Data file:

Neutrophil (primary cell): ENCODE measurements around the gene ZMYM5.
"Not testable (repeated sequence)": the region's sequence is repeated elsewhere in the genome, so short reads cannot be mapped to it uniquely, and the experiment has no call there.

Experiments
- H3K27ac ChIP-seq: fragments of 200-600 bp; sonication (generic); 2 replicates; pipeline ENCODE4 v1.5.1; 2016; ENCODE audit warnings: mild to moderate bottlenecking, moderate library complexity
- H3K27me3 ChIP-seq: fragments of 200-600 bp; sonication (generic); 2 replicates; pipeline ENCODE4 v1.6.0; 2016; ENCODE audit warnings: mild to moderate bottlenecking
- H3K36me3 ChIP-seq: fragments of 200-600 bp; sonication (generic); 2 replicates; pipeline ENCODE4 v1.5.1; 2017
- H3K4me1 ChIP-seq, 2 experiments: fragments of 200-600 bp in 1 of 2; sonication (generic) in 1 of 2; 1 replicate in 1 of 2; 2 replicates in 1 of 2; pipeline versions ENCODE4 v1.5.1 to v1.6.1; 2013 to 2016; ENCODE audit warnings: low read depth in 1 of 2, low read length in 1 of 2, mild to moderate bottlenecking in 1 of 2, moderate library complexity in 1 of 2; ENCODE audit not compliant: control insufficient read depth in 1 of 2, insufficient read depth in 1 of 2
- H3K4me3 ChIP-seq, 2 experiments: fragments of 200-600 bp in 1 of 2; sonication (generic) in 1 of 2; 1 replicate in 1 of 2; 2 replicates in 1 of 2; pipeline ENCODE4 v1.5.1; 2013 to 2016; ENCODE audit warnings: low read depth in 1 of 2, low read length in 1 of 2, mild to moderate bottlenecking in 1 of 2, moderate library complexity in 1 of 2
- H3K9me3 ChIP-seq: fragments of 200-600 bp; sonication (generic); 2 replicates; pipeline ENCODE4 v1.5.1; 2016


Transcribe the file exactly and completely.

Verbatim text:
Neutrophil (primary cell): ENCODE measurements around the gene ZMYM5.
"Not testable (repeated sequence)": the region's sequence is repeated elsewhere in the genome, so short reads cannot be mapped to it uniquely, and the experiment has no call there.

Experiments
- H3K27ac ChIP-seq: fragments of 200-600 bp; sonication (generic); 2 replicates; pipeline ENCODE4 v1.5.1; 2016; ENCODE audit warnings: mild to moderate bottlenecking, moderate library complexity
- H3K27me3 ChIP-seq: fragments of 200-600 bp; sonication (generic); 2 replicates; pipeline ENCODE4 v1.6.0; 2016; ENCODE audit warnings: mild to moderate bottlenecking
- H3K36me3 ChIP-seq: fragments of 200-600 bp; sonication (generic); 2 replicates; pipeline ENCODE4 v1.5.1; 2017
- H3K4me1 ChIP-seq, 2 experiments: fragments of 200-600 bp in 1 of 2; sonication (generic) in 1 of 2; 1 replicate in 1 of 2; 2 replicates in 1 of 2; pipeline versions ENCODE4 v1.5.1 to v1.6.1; 2013 to 2016; ENCODE audit warnings: low read depth in 1 of 2, low read length in 1 of 2, mild to moderate bottlenecking in 1 of 2, moderate library complexity in 1 of 2; ENCODE audit not compliant: control insufficient read depth in 1 of 2, insufficient read depth in 1 of 2
- H3K4me3 ChIP-seq, 2 experiments: fragments of 200-600 bp in 1 of 2; sonication (generic) in 1 of 2; 1 replicate in 1 of 2; 2 replicates in 1 of 2; pipeline ENCODE4 v1.5.1; 2013 to 2016; ENCODE audit warnings: low read depth in 1 of 2, low read length in 1 of 2, mild to moderate bottlenecking in 1 of 2, moderate library complexity in 1 of 2
- H3K9me3 ChIP-seq: fragments of 200-600 bp; sonication (generic); 2 replicates; pipeline ENCODE4 v1.5.1; 2016